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Integrated whole genome and transcriptome analysis identified a therapeutic minor histocompatibility antigen encoded by an alternative ITGB2 transcript
© Pont et al. 2015
Published: 4 November 2015
Patients with hematological malignancies can be successfully treated with allogeneic stem cell transplantation (alloSCT). In HLA-matched alloSCT, donor T cells can mediate desired anti-tumor immunity as well as undesired side effects by recognizing minor histocompatibility antigens (MiHA) on patient cells. MiHA are polymorphic peptides with amino acid changes that are created by genetic variants and recognized by specific T cells. MiHA with hematopoiesis restricted expression are relevant targets for immunotherapy to augment anti-tumor immunity after alloSCT without side effects.
For high-throughput discovery of MiHA, we previously developed whole genome association scanning (WGAs) in which T cell recognition of a panel of EBV-B cell lines is investigated for association with single nucleotide polymorphisms (SNPs) to identify the genomic region that encodes the antigen. Although WGAs is an efficient strategy for MiHA discovery, strong association with SNPs in introns or other regions outside coding exons can be found for approximately one third of the T cell clones, whereas no SNP disparity in the primary transcript is present between patient and donor, suggesting that the antigen may be encoded by an alternative transcript. To identify MiHA encoded by alternative transcripts, we developed an integrated approach in which WGAs is combined with whole transcriptome data from the GEUVADIS project.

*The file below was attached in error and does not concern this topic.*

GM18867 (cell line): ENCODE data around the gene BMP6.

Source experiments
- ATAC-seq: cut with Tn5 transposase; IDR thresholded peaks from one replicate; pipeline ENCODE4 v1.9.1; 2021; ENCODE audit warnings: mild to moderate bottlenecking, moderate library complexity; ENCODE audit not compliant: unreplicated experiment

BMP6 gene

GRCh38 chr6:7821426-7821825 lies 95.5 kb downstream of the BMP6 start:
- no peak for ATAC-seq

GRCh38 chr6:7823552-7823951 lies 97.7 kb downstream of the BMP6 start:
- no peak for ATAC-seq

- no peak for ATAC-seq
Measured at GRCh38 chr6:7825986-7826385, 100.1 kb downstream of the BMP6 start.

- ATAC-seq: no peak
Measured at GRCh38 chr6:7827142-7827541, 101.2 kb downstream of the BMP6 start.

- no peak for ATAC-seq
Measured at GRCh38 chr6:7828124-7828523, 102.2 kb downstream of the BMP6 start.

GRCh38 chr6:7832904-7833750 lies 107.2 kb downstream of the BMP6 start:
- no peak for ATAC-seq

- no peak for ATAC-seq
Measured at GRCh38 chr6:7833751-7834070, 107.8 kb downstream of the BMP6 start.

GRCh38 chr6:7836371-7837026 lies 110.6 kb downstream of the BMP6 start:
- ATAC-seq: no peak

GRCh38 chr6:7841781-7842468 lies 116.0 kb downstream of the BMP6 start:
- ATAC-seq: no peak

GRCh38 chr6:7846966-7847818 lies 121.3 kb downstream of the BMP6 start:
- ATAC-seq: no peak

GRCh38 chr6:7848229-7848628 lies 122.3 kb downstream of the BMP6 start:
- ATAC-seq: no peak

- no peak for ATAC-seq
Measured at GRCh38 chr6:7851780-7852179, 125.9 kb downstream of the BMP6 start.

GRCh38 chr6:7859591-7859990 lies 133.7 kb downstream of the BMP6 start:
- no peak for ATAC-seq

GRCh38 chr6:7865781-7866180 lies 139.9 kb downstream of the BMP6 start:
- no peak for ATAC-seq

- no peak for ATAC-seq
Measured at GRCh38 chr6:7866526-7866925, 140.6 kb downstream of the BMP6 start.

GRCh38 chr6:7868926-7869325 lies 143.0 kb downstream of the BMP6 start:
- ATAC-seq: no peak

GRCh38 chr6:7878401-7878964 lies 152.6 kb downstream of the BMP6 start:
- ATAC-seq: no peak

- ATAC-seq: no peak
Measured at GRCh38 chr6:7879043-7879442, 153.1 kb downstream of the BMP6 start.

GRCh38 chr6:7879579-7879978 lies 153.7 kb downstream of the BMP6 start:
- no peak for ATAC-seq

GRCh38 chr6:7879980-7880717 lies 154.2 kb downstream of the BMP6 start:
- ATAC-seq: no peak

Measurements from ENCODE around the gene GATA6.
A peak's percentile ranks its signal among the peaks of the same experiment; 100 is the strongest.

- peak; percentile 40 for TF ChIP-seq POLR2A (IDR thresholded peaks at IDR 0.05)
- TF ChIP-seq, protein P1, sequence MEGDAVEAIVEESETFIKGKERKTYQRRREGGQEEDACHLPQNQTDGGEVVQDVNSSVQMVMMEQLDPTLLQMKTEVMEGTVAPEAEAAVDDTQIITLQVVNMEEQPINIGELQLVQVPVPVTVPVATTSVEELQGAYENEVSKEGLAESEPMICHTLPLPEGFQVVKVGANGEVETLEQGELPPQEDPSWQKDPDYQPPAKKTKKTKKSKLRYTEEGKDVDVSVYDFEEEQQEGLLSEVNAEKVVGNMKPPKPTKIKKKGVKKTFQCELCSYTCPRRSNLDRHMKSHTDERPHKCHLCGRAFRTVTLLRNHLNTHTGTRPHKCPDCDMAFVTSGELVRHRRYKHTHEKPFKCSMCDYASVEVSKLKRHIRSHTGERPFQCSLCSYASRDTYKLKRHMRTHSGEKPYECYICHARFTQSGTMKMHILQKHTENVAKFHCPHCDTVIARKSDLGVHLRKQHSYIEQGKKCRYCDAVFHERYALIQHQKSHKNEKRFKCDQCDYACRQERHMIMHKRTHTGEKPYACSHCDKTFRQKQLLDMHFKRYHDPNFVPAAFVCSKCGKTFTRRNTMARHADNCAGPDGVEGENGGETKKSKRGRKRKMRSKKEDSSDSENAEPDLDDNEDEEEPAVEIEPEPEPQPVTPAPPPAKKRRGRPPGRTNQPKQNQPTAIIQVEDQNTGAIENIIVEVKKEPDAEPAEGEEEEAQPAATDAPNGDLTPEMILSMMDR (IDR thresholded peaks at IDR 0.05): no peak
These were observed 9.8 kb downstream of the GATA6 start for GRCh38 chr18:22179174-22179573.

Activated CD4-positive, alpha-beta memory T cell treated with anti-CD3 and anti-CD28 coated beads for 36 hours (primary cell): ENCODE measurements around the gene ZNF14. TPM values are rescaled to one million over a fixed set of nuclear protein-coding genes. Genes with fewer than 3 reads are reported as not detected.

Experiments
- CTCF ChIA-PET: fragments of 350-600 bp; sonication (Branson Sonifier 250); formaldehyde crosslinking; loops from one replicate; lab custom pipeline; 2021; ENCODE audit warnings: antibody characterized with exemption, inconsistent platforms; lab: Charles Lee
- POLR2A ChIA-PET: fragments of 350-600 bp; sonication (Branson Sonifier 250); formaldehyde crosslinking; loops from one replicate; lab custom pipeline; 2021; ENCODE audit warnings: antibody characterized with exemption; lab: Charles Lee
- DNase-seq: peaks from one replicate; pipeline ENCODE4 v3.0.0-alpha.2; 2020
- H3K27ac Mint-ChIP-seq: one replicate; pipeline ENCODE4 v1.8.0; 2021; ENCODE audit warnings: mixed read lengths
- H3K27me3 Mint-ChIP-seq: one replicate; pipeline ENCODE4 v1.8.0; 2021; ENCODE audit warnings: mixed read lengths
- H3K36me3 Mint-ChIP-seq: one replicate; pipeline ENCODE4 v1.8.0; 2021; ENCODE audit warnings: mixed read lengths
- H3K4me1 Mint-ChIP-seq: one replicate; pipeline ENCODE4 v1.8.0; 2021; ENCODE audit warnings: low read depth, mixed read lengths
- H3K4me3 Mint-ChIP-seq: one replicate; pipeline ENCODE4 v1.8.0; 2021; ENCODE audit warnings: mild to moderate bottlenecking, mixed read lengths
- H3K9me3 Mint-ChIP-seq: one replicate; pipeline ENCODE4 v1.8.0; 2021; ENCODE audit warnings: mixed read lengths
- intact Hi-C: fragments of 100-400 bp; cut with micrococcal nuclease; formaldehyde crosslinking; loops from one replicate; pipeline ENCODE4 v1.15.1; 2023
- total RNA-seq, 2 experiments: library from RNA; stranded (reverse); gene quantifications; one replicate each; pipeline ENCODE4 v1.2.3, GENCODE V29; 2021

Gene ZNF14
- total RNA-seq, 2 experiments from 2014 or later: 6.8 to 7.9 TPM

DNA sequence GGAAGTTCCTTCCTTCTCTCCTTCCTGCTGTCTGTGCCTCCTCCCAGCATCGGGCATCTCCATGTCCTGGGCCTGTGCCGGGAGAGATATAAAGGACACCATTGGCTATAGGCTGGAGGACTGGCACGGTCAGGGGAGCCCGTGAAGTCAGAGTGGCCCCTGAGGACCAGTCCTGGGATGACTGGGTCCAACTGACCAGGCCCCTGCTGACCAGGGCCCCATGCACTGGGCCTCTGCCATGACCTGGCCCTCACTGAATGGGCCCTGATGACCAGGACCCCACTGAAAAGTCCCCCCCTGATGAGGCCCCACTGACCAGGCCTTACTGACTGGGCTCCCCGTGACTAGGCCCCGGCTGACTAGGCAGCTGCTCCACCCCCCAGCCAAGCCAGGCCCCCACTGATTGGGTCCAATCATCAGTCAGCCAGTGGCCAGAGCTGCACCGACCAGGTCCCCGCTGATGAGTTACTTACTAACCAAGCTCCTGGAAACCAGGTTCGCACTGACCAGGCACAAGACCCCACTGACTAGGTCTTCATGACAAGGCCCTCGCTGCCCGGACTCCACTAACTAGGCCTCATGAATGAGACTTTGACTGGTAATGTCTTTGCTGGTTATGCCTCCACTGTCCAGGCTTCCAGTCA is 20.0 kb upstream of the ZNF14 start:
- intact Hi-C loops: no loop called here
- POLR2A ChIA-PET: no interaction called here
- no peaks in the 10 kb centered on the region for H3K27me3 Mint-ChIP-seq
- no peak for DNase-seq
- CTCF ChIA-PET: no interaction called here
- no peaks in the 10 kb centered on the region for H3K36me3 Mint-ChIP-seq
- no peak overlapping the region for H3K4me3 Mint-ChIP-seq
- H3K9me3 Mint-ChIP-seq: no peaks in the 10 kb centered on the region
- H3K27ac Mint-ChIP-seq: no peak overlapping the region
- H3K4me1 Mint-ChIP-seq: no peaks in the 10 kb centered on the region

By performing WGAs, we identified associating SNPs for two HLA-B*15:01-restricted MiHA that were targeted by donor CD8 T cells in a patient with strong anti-tumor immunity after HLA-matched alloSCT. One antigen (LB-GLE1-1V) was encoded by an associating SNP in exon 6 of the GLE1 gene. For the other antigen, an associating SNP in intron 3 of the ITGB2 gene was found, but no SNP disparity was present in the normal ITGB2 transcript between patient and donor. Therefore, we investigated whether the antigen may be encoded by an alternative transcript. Using RNA-sequence data, we identified an alternative ITGB2 transcript in which part of intron 3 was retained. Q-PCR analysis showed that expression of this transcript was restricted to hematopoietic cells from SNP-positive individuals. In silico translation of the transcript revealed a peptide with strong predicted binding to HLA-B*15:01 (LB-ITGB2-1), which was recognized by specific T cells. T cells for LB-ITGB2-1 also recognized and lysed leukemic cells of different origins, while no reactivity against patient fibroblasts could be detected.
In summary, RNA-sequence analysis enabled discovery of LB-ITGB2-1 as immune epitope encoded by an alternative gene transcript. Our data support the therapeutic relevance of LB-ITGB2-1 as target for T cell therapy to stimulate anti-tumor immunity after alloSCT.
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